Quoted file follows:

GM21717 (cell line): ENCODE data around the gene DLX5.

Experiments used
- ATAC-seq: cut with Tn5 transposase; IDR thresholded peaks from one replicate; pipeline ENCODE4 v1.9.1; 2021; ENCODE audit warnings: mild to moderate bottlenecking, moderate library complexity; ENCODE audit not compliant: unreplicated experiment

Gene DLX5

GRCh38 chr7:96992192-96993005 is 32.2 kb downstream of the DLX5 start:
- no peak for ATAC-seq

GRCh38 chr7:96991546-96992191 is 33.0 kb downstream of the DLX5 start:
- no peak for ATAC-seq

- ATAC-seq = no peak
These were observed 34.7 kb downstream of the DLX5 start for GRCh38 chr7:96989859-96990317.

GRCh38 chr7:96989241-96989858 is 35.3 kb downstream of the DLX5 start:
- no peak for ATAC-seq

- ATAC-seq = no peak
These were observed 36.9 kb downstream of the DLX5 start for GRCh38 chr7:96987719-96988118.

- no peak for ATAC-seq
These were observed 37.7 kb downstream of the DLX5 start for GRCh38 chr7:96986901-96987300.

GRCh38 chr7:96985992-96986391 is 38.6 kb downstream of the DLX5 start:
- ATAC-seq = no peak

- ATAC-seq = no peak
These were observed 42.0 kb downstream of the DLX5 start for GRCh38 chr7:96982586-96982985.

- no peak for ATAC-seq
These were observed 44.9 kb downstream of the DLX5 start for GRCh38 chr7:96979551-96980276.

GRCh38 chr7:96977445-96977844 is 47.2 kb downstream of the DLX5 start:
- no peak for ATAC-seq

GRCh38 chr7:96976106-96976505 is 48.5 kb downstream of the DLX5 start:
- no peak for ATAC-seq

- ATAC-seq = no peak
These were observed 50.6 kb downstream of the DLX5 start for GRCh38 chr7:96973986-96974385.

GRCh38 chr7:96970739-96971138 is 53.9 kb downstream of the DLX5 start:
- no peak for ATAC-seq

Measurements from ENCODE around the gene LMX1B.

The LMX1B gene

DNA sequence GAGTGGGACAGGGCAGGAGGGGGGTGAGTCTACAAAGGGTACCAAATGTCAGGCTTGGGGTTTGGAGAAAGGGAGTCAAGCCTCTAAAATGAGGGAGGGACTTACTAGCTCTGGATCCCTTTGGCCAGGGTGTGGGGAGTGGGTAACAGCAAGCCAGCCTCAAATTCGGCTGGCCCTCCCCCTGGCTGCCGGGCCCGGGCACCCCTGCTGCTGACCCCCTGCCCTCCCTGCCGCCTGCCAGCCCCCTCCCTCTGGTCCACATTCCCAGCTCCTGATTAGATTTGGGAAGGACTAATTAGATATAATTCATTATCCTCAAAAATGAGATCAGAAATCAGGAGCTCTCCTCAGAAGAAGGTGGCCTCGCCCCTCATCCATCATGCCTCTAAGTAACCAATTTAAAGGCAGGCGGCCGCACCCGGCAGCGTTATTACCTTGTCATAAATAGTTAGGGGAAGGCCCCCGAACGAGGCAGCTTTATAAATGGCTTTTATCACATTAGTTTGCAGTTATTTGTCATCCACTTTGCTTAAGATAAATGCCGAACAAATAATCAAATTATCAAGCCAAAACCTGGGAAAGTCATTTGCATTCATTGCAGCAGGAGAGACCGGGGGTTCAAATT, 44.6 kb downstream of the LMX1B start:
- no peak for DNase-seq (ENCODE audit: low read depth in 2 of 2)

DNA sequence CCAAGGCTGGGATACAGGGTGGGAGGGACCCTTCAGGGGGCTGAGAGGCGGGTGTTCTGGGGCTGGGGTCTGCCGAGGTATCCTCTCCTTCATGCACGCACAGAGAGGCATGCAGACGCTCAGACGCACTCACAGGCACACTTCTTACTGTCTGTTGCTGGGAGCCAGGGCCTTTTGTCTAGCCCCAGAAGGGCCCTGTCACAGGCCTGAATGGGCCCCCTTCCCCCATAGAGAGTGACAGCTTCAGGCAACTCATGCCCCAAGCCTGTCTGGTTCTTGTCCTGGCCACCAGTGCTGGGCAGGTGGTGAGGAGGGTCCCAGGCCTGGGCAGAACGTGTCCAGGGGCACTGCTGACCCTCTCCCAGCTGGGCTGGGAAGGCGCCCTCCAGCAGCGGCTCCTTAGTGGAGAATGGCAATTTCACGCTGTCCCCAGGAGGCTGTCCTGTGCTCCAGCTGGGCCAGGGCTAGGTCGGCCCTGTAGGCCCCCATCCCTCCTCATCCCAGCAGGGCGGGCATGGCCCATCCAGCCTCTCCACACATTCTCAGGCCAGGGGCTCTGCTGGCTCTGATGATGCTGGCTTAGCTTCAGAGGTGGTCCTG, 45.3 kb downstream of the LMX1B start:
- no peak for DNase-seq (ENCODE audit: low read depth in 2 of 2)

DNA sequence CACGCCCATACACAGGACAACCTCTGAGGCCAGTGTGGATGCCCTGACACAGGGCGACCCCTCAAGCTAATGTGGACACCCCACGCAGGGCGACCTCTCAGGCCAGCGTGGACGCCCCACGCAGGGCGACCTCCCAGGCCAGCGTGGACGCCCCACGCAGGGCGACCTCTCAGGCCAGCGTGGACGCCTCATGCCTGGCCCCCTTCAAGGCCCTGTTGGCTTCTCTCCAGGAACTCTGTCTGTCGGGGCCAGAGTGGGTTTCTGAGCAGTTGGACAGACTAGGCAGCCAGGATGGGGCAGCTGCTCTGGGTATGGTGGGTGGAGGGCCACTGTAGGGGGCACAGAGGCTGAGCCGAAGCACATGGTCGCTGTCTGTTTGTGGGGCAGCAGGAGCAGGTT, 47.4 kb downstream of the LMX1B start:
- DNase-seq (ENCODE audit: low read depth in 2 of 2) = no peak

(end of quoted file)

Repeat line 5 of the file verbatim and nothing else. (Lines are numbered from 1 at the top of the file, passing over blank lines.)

GRCh38 chr7:96992192-96993005 is 32.2 kb downstream of the DLX5 start: